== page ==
30 July 2015
GENEVA, 28 July 2015—As the world celebrates the achievement of reaching 15 million people with HIV treatment and commits to ending the AIDS epidemic by 2030, UNAIDS reminds countries of the urgent need to ensure that new trade agreements under negotiation do not impede access to medicines.
In the 2011 Political Declaration on HIV/AIDS, adopted unanimously by the UN General Assembly, governments reiterated their commitment to the use of existing flexibilities under the Trade-Related Aspects of Intellectual Property Rights (TRIPS) Agreement, specifically geared to promoting access to and trade of medicines, and to ensure that intellectual property rights provisions in trade agreements do not undermine these existing flexibilities, as confirmed by the Doha Declaration on the TRIPS Agreement and Public Health.
“The flexibilities established in the Doha Declaration and the TRIPS agreement to protect public health and provide access to medicines for all should be fully respected during the negotiation of new trade agreements,” said UNAIDS Executive Director, Michel Sidibé. “We are entering a crucial phase of the AIDS response which will decide whether we end the epidemic as a public health threat by 2030. Anything that undermines that response must be avoided.”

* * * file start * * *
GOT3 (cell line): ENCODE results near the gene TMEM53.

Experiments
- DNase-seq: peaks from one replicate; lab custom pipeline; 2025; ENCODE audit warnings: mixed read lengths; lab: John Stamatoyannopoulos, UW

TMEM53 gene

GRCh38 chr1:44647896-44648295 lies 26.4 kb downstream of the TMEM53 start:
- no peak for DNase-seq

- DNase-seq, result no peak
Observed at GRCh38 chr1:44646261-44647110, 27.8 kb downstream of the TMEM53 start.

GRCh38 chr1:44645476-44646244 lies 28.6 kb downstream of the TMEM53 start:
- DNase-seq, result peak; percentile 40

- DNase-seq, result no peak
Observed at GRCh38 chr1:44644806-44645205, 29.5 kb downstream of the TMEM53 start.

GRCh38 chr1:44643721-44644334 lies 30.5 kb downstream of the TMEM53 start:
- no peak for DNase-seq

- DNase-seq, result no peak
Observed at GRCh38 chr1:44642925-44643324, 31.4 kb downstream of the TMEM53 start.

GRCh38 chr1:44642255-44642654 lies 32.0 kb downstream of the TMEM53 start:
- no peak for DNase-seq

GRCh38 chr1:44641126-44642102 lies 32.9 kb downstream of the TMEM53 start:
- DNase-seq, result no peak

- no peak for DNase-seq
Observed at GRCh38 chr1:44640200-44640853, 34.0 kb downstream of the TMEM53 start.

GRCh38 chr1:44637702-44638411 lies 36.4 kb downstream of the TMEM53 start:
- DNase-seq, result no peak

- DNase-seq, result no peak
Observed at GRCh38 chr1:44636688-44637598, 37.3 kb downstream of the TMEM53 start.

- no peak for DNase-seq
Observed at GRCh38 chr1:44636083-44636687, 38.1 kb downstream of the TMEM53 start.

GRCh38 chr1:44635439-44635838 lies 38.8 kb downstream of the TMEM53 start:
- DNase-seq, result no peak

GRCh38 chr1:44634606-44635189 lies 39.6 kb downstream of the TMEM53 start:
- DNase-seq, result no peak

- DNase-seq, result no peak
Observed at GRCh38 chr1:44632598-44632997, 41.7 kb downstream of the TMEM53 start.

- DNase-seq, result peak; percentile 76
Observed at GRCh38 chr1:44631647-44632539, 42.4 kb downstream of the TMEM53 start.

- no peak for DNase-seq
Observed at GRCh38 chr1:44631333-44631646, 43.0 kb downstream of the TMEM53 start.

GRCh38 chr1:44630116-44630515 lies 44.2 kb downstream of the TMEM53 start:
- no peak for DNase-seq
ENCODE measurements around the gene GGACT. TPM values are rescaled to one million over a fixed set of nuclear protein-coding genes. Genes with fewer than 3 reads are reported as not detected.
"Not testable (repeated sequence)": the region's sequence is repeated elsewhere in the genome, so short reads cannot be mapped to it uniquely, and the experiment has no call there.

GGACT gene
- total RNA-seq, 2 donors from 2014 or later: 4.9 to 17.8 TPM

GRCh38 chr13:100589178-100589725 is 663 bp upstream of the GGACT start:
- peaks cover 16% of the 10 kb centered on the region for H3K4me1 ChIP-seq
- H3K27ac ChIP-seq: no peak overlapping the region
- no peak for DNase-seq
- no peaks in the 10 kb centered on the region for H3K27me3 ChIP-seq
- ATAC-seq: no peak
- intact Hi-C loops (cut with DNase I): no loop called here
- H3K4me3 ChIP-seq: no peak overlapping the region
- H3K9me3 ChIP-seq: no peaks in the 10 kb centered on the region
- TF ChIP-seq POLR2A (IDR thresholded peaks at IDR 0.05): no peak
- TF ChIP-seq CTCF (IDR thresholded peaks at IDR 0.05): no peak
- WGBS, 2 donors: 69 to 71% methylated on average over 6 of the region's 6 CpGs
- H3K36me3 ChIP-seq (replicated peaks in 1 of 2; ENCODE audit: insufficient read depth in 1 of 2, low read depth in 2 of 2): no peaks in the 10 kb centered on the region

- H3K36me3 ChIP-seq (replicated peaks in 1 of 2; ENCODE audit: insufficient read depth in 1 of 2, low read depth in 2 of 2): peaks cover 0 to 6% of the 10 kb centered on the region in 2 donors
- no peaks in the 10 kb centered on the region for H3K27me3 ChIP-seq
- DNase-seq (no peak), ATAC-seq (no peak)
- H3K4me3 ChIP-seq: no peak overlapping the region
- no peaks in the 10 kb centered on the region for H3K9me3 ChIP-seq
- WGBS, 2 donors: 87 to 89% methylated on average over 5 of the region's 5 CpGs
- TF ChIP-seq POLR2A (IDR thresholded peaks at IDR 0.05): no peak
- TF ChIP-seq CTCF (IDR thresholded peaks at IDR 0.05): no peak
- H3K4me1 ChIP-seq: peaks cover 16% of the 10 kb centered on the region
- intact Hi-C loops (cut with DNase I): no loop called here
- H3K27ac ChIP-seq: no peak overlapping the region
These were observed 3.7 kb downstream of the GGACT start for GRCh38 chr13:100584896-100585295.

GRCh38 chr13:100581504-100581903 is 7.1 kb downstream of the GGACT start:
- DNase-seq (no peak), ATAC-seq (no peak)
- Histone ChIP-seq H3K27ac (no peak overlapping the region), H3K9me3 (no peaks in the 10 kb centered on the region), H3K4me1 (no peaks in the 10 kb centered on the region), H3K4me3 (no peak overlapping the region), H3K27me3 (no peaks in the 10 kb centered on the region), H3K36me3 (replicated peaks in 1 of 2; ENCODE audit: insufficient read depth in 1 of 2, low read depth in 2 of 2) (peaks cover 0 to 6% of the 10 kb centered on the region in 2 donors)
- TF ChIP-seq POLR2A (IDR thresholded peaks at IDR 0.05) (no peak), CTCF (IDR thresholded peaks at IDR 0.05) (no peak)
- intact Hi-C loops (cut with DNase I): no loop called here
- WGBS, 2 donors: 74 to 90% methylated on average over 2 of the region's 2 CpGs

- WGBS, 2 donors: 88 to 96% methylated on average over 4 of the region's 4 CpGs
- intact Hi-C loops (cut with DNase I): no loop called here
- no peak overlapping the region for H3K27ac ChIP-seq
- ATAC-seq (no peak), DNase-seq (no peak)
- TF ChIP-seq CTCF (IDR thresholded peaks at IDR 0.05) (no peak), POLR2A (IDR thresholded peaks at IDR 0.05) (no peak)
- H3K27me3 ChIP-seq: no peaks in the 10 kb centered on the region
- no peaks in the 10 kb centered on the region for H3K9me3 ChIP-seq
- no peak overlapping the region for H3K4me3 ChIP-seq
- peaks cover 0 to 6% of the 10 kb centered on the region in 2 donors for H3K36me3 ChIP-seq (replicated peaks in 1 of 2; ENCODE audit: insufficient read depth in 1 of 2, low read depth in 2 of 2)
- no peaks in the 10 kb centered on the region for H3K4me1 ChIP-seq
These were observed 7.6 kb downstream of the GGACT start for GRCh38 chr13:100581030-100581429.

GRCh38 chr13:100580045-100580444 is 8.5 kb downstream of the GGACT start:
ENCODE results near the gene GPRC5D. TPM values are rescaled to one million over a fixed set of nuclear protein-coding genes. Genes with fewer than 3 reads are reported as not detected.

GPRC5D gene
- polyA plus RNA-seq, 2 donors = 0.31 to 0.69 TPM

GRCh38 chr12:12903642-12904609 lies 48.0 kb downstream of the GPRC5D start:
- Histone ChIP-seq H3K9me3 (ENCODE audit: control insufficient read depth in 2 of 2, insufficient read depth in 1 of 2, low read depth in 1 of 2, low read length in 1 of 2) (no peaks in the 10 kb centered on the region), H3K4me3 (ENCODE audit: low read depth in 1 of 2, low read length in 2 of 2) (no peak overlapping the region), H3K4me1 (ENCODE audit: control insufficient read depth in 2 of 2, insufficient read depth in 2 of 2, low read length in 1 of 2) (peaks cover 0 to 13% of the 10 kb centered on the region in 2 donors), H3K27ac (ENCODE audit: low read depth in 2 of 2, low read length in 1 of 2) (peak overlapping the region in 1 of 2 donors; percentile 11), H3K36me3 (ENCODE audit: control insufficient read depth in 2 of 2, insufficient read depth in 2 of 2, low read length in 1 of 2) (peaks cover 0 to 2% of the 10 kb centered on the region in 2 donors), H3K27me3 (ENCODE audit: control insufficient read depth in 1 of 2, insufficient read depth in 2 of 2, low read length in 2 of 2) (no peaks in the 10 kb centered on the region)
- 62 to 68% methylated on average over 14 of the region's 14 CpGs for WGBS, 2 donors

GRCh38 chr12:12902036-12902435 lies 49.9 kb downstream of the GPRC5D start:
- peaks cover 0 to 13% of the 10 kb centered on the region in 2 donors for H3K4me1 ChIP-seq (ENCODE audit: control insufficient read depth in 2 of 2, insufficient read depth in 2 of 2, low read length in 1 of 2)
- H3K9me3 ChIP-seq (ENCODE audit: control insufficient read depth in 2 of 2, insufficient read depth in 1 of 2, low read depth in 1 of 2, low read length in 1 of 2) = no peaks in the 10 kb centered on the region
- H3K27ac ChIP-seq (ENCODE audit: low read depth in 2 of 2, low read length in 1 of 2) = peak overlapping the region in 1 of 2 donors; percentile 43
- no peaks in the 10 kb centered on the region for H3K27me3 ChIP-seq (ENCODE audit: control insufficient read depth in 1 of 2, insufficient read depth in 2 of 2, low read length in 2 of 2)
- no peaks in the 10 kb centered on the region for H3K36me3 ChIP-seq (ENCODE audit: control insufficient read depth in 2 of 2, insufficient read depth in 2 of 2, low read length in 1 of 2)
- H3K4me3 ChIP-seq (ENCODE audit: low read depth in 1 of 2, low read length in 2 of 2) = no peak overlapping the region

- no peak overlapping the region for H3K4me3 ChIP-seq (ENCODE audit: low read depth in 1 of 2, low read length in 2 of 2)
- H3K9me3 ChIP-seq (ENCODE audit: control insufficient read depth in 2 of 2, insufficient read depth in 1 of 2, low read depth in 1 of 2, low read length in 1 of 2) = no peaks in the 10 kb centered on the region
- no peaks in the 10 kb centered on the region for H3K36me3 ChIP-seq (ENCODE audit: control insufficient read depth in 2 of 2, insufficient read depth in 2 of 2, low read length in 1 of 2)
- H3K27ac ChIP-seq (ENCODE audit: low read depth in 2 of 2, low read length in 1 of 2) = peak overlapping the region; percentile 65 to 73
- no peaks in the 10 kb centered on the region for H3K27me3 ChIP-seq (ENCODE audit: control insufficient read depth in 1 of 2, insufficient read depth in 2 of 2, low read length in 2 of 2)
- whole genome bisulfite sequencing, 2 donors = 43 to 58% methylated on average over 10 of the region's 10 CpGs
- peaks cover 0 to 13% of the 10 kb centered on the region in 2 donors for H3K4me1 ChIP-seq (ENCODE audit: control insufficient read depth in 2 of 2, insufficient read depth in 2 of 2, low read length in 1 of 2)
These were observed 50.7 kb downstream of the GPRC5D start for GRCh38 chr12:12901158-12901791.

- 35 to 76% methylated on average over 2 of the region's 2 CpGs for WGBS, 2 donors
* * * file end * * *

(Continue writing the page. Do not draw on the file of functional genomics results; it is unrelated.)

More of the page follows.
Various trade agreements are currently in negotiation and concerns have been expressed that they could involve so-called ‘TRIPS-plus’ measures such as broadening patentability criteria and extending patent duration.
Trade negotiators from 12 countries are currently working to conclude the text of the Trans-Pacific Partnership Agreement (TPP), which includes an intellectual property chapter that reportedly contains provisions going beyond what is required under the TRIPS Agreement. Such “TRIPS-plus” provisions could make generic competition more difficult and lead to higher drug prices. There is also concern that any TRIPS-plus provisions agreed in the TPP are likely to influence future trade agreements.
Generic competition in the pharmaceutical industry, as well as the use of intellectual property flexibilities, have helped make prices for life-saving drugs much more affordable and enabled the unprecedented scale up of HIV treatment programmes.
“The imperative over the next five years is to diagnose millions of people living with HIV and get them access to the life-saving medicines they need,” said Mr Sidibé, “The right to health must not be negotiated away for trade gains.”
If the global AIDS response is to attain the 90-90-90 treatment target by 2020 – 90% of people living with HIV knowing their status, 90% of people who know their status on treatment, and 90% attaining viral suppression – HIV treatment must be accessible and scale-up must be financially sustainable.